BREXIT!!
Posted - 20 March 2017 18:18
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WE'RE GOING TO GET THE BEST POSSIBLE DEAL

THE BEST POSSIBLE

BANK ON IT
Scot Chegg
Posted - 20 March 2017 18:49
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ad excessionem m7, u really need to stop obsessing over me. I've not even mentioned anything in your post that's related to mine, so dunno why u felt any need to quote me other than perhaps because u want my attention and a kiss or summat?


ps megaLOL @ u once again making big predictions and great claims with absolutely no basis. u don't half chat absolute sh1t
#ivankabehired
Posted - 20 March 2017 18:57
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There will be no deal with the EU
Scot Chegg
Posted - 20 March 2017 19:08
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The tariff deal should be easy.

Let's just have none either way, yes? Yes, deal.

Basically, it's up to us to behave on that point. The problem is all to do with us having no negotiating strength in isolation regarding decent terms of trade in services but without free movement. So we're going to have to leverage elsewhere. But we're going to find that difficult because we've got nothing other than slapping tariffs on imports if we're going to get a good deal elsewhere, given that we've essentially given up the booting out EU citizens threat.

So at the moment the negotiations look like going:

EU: "free trade in goods, no tariffs all round?"
UK: "Can we discuss trade in services first?"
EU: "OK".
UK: "Can we have as full and free access to for services as possible, save for the movement of people?"
EU: "No, movement of people is a significant barrier to trade in services. Sorry."
UK: "Well we'll put tariffs on your goods then."
EU: "I thought you didn't want to discuss trade in goods yet? And anyway I thought you were committed to as full and free trade in goods as possible? You know, as a WTO member and all. The corn laws are pretty C19th."
*UK Gov whines to press that the EU is being unreasonable*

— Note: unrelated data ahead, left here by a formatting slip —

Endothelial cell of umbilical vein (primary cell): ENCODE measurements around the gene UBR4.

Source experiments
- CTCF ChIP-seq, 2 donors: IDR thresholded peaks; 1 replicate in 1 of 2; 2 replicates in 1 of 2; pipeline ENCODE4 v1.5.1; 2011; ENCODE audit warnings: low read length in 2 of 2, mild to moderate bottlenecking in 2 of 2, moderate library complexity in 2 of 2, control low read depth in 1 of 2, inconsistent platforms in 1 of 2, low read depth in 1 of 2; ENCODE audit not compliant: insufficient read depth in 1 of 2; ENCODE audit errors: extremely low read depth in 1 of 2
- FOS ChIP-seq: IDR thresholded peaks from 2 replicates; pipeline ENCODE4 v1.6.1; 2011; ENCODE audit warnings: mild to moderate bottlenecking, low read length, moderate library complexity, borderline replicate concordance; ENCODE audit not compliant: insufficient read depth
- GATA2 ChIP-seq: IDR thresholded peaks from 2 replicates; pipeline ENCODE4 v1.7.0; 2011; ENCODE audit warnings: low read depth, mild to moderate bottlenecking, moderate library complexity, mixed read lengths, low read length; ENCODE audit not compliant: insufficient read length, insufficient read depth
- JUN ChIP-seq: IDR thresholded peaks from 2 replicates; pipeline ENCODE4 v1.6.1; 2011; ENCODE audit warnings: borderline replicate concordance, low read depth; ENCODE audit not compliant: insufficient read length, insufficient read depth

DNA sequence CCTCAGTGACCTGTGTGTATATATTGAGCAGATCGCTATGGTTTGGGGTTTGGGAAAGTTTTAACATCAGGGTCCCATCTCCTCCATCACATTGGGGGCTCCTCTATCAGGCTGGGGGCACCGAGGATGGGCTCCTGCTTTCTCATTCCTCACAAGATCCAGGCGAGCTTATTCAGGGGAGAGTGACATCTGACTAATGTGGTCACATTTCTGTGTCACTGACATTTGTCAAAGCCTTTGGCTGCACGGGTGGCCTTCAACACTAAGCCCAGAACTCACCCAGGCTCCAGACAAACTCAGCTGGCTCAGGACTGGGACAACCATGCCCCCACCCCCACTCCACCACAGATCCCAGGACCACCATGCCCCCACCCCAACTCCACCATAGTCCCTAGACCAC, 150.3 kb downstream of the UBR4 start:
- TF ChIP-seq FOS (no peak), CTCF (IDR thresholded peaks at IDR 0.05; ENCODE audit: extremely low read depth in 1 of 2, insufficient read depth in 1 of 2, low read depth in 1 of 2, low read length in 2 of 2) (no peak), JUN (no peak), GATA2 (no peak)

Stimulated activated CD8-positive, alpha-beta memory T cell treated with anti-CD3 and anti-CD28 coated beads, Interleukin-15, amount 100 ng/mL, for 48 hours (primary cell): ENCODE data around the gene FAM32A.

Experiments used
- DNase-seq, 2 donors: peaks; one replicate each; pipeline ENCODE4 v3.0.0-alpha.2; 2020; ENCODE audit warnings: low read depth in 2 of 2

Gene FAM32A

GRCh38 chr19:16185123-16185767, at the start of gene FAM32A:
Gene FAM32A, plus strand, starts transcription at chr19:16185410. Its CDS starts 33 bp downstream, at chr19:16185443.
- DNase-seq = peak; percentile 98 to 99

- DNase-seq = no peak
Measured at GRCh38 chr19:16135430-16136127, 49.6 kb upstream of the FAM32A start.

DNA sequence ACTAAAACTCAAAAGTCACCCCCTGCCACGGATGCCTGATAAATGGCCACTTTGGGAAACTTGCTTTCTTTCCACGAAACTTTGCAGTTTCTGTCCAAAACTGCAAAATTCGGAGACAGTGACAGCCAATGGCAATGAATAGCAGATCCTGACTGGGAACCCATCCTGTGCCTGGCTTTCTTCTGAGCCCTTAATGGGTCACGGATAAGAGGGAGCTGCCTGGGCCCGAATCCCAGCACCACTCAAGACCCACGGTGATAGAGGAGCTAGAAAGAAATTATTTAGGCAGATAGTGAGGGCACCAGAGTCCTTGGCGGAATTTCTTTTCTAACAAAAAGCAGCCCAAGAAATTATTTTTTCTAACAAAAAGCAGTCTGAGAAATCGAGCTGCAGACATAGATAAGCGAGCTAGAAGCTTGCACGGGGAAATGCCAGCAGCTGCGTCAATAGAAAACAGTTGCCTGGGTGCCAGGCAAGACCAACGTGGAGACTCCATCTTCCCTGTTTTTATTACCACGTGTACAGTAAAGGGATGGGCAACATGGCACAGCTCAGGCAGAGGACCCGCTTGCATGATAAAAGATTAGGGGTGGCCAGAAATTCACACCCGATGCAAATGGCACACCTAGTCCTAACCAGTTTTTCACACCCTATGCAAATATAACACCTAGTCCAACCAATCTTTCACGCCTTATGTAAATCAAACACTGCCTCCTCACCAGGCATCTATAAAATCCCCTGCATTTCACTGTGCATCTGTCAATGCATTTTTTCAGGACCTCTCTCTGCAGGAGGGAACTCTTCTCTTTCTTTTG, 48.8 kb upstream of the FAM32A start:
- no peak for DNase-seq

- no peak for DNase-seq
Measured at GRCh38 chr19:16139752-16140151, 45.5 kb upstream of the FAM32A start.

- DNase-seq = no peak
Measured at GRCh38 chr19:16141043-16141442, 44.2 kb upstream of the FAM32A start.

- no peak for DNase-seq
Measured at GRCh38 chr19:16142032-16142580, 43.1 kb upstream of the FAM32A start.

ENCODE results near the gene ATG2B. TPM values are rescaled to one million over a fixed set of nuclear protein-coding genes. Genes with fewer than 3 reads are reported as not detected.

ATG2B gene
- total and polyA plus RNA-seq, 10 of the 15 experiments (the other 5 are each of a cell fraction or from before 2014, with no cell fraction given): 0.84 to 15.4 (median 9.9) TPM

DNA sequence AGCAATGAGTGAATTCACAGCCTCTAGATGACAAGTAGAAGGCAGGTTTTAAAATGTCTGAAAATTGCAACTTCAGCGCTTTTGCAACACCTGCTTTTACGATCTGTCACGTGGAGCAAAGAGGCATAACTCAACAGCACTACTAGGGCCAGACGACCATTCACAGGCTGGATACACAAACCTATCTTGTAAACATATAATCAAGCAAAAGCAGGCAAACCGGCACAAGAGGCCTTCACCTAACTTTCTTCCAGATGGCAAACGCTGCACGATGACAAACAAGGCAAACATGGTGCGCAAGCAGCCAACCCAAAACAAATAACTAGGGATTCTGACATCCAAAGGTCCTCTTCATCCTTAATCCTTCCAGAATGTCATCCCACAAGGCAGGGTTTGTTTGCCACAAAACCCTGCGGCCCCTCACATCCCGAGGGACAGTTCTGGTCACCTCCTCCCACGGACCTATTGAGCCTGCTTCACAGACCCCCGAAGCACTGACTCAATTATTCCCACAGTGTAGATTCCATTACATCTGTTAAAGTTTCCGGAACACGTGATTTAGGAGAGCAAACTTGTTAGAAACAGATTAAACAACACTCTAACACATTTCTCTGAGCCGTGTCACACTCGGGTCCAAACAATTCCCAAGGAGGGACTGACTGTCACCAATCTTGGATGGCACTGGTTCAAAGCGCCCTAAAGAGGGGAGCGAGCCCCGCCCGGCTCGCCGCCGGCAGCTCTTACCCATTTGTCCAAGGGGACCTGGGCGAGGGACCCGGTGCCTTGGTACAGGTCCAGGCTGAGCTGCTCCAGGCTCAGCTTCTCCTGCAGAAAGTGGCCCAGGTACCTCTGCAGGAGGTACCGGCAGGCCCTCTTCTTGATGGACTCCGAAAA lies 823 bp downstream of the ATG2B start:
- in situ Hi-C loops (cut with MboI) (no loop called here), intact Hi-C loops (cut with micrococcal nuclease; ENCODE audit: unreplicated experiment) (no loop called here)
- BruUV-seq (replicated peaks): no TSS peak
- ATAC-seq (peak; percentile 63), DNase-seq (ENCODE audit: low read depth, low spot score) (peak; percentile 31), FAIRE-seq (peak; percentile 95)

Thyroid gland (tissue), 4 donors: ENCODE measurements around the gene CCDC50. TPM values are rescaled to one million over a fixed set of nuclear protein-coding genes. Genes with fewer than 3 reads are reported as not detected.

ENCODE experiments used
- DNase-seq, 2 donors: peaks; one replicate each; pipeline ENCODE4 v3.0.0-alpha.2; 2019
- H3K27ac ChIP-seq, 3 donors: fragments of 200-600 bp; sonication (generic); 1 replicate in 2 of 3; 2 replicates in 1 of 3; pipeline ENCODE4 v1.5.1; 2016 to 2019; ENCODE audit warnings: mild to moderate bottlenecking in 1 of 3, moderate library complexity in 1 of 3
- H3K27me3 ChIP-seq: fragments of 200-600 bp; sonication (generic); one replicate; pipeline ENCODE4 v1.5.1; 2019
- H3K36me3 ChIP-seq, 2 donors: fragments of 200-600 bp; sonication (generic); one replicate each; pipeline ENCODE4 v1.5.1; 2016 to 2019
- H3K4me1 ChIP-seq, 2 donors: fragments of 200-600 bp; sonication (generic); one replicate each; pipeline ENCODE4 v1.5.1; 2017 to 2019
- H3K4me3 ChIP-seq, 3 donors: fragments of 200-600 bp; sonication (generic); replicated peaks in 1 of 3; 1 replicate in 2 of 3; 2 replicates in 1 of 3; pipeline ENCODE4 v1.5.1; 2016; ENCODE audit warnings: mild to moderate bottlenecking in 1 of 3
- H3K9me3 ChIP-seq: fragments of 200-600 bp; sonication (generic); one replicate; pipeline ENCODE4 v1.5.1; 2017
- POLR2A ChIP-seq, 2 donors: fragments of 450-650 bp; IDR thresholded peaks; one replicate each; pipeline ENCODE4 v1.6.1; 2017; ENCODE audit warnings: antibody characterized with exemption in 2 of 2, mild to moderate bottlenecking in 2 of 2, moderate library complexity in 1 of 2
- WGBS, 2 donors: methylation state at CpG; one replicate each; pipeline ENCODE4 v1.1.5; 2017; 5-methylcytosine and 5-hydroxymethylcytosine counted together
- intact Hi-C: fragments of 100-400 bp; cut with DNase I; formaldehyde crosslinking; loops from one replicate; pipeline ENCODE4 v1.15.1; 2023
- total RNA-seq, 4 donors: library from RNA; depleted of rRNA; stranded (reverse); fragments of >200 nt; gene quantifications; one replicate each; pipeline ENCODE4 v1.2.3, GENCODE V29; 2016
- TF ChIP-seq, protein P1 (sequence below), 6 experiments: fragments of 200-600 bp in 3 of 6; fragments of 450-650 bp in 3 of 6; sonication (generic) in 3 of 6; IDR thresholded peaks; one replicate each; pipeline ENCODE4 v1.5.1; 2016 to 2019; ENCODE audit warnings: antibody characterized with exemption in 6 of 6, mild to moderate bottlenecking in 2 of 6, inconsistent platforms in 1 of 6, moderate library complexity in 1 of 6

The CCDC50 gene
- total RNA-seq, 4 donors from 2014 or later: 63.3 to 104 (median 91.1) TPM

UK: "We're an important export market for you. You need to persuade us to lower tariffs."
EU: "Erm, we're an even more important export market for you. You've got just as much an interest, if not more of an interest, in maintaining tariff free trade in goods. Why don't we just go ahead and agree tariff free trade in goods for both parties?"
UK: "We don't want to discuss trade in goods yet."
Used Psychology
Posted - 20 March 2017 20:40
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Sorry emission, brain freeze.

But I did have time to suspect that fisheries, IT and gaming as ones which will be thrown under the bus in negotiations.
Excession
Posted - 20 March 2017 22:39
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SERGIO'S words are all there but as usual hurt your brain when you try to make sense of them.

If passporting or equivalence aren't on the table then that would damage the UK more than it helps the EU.

It's the reverse if WTO tariffs end up being applied to Irish or French agricultural products or German engineering products or whatever.

It's just like any negotiation - if you don't give what the other party wants when it's relatively cheap for you, then you are unlikely to be able to get what you want from them in return (even if it's relatively cheap for them to give).

The damage is more likely to be that banks will move work to the EU because of the long period of uncertainty about what will happen.



Scot Chegg
Posted - 20 March 2017 22:46
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I can't help it if you're not very good at understanding things.

You are utterly deluded if you think trade in goods is anywhere near weighted in favour of the UK as trade in services is weighted towards the EU. Truly deluded.
old git roundabout
Posted - 21 March 2017 08:51
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have to hand it to Sergio - he has taken the art of bad losing to stratospheric new heights.
Siegfreid
Posted - 21 March 2017 08:56
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Ominous - "when the UK comes to the table, they will have to eat what's there."
Hank
Posted - 21 March 2017 08:59
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Excession this is not a normal commercial negotiation - just as the UK has hurt itself economically for political reasons by brexiting, the EU will be perfectly prepared to hurt itself economically for the political end of discouraging further leavers. And in percentage terms the UK is a considerably smaller export market for the combined 27 nations of the EU than they are for us.
sporting_zucchini
Posted - 21 March 2017 09:30